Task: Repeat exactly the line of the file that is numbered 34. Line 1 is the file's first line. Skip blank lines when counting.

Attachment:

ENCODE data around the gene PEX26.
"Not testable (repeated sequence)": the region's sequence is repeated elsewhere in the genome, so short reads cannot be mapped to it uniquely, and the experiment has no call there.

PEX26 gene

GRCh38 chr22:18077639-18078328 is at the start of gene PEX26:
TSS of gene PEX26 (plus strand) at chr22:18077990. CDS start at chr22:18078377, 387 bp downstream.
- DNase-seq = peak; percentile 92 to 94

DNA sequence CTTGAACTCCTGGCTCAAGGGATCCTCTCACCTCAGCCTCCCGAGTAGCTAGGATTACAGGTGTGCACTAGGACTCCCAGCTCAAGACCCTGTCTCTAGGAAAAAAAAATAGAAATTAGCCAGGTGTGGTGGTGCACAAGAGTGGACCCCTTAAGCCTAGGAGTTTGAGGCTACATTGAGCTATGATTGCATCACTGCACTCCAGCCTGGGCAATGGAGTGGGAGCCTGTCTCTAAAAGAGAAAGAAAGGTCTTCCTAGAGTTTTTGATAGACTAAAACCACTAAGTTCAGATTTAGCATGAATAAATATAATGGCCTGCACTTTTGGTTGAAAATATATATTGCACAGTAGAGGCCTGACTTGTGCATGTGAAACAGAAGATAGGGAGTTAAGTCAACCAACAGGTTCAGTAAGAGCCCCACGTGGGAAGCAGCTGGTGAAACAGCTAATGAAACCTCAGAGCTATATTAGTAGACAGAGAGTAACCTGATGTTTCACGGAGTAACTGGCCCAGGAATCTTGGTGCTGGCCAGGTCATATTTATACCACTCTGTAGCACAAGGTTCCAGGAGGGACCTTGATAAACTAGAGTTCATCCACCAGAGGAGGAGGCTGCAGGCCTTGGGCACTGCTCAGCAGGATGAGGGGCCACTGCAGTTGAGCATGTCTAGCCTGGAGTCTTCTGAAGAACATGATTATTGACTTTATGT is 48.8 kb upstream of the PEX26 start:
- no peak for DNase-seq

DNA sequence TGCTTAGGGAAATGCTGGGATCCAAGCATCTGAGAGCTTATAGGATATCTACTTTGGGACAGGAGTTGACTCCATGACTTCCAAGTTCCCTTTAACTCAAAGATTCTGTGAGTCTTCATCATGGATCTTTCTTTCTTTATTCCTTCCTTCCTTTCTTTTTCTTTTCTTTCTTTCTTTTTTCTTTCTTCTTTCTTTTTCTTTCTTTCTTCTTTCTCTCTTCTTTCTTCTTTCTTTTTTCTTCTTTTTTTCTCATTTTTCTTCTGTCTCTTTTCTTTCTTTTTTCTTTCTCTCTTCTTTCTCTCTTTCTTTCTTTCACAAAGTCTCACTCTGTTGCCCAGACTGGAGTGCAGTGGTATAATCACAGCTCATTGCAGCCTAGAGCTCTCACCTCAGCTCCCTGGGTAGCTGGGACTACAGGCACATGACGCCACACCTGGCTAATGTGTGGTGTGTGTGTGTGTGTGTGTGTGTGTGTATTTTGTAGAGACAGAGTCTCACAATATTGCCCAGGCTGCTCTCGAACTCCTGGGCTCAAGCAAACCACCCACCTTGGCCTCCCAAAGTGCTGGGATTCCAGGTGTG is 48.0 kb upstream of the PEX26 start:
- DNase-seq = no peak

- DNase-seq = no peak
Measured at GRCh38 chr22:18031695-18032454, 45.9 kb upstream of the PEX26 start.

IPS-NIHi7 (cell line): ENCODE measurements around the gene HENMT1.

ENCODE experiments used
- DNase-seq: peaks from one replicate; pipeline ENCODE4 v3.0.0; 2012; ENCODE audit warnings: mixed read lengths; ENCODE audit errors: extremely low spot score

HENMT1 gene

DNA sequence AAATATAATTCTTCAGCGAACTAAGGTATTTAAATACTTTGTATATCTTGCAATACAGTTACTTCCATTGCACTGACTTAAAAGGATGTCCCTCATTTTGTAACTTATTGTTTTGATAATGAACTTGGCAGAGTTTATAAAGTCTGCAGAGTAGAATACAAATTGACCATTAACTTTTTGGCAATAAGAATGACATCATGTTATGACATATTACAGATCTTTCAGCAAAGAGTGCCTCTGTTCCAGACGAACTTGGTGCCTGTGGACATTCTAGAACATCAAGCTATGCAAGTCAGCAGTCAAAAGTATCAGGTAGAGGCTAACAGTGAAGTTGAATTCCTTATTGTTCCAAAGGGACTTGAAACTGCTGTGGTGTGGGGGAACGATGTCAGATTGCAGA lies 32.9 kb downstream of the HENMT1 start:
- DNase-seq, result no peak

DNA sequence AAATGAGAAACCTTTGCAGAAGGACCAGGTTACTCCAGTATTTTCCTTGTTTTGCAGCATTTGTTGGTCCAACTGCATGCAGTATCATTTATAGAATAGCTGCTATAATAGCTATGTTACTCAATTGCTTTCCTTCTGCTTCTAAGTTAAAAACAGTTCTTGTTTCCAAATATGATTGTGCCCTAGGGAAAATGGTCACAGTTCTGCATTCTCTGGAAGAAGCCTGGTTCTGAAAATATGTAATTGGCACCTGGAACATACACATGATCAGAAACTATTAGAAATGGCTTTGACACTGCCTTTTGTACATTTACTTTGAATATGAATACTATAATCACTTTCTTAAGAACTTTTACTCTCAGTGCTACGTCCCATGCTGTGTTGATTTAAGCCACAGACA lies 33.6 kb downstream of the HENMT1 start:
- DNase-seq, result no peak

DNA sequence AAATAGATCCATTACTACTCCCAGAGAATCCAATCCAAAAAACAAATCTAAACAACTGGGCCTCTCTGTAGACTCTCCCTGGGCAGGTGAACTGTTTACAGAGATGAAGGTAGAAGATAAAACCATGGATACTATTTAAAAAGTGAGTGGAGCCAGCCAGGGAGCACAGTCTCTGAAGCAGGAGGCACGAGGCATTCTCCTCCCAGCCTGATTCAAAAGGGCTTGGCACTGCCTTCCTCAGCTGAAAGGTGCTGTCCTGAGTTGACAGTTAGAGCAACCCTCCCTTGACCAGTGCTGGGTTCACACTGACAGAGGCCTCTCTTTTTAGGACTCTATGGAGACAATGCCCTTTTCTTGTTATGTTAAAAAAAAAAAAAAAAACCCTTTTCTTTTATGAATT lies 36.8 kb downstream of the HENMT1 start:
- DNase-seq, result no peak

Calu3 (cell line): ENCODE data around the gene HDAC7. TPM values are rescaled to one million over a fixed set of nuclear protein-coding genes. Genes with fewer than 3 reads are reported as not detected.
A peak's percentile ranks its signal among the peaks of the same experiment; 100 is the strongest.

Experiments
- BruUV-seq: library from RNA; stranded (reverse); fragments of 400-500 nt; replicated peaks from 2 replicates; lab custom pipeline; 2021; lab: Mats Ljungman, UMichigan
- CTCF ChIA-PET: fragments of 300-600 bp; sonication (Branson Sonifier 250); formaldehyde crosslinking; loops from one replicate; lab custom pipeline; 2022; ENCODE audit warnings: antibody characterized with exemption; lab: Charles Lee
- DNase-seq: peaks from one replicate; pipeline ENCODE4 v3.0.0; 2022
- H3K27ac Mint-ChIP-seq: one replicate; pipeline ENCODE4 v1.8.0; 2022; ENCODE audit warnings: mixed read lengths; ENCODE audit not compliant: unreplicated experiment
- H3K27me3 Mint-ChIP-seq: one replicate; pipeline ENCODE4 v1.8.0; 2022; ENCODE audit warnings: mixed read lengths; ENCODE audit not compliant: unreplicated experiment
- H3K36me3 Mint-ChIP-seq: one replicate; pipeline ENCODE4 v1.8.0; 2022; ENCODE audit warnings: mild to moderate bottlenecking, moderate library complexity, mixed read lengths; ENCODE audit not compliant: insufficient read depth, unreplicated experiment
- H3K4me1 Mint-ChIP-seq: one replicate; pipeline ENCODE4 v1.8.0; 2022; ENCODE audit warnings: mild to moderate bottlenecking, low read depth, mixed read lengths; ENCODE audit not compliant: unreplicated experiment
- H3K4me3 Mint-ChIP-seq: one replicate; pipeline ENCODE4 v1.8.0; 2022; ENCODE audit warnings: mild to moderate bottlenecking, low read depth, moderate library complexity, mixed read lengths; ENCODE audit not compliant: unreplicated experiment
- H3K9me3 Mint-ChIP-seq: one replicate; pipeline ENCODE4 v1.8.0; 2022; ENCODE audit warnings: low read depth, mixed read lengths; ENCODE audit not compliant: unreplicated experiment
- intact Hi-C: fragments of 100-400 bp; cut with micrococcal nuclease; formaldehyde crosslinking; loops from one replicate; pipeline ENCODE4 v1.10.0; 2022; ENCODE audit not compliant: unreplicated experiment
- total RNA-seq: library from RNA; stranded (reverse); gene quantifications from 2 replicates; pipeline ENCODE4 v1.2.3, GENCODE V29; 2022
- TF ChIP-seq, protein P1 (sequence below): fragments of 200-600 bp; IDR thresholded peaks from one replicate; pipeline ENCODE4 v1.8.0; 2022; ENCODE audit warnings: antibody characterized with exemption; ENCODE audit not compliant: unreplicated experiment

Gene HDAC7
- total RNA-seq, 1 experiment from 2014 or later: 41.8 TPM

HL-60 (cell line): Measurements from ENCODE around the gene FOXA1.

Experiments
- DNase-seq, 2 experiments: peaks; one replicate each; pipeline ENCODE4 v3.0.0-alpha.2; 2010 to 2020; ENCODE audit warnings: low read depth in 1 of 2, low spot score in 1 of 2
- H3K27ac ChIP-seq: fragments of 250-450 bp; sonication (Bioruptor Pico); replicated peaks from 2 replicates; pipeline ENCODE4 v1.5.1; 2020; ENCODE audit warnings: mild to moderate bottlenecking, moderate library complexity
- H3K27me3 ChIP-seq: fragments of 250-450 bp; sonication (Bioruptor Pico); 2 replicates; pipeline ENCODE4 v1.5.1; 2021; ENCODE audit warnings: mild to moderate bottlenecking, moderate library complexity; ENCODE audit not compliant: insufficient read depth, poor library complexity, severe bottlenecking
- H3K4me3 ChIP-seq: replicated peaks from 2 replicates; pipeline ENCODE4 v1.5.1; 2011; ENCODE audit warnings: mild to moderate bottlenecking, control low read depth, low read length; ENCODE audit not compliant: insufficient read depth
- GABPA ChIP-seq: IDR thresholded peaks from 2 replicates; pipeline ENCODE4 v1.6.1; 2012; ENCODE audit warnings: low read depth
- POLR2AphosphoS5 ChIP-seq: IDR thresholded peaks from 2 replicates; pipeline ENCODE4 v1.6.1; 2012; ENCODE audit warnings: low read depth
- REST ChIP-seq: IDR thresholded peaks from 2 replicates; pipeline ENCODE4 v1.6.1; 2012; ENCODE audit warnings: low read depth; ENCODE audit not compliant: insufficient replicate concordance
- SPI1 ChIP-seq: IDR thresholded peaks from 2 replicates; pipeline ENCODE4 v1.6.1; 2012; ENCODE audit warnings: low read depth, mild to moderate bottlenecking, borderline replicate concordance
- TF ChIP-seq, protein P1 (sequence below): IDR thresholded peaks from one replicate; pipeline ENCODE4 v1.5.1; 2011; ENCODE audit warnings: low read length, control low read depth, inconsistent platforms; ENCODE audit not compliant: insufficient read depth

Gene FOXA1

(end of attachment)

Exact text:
- H3K9me3 Mint-ChIP-seq: one replicate; pipeline ENCODE4 v1.8.0; 2022; ENCODE audit warnings: low read depth, mixed read lengths; ENCODE audit not compliant: unreplicated experiment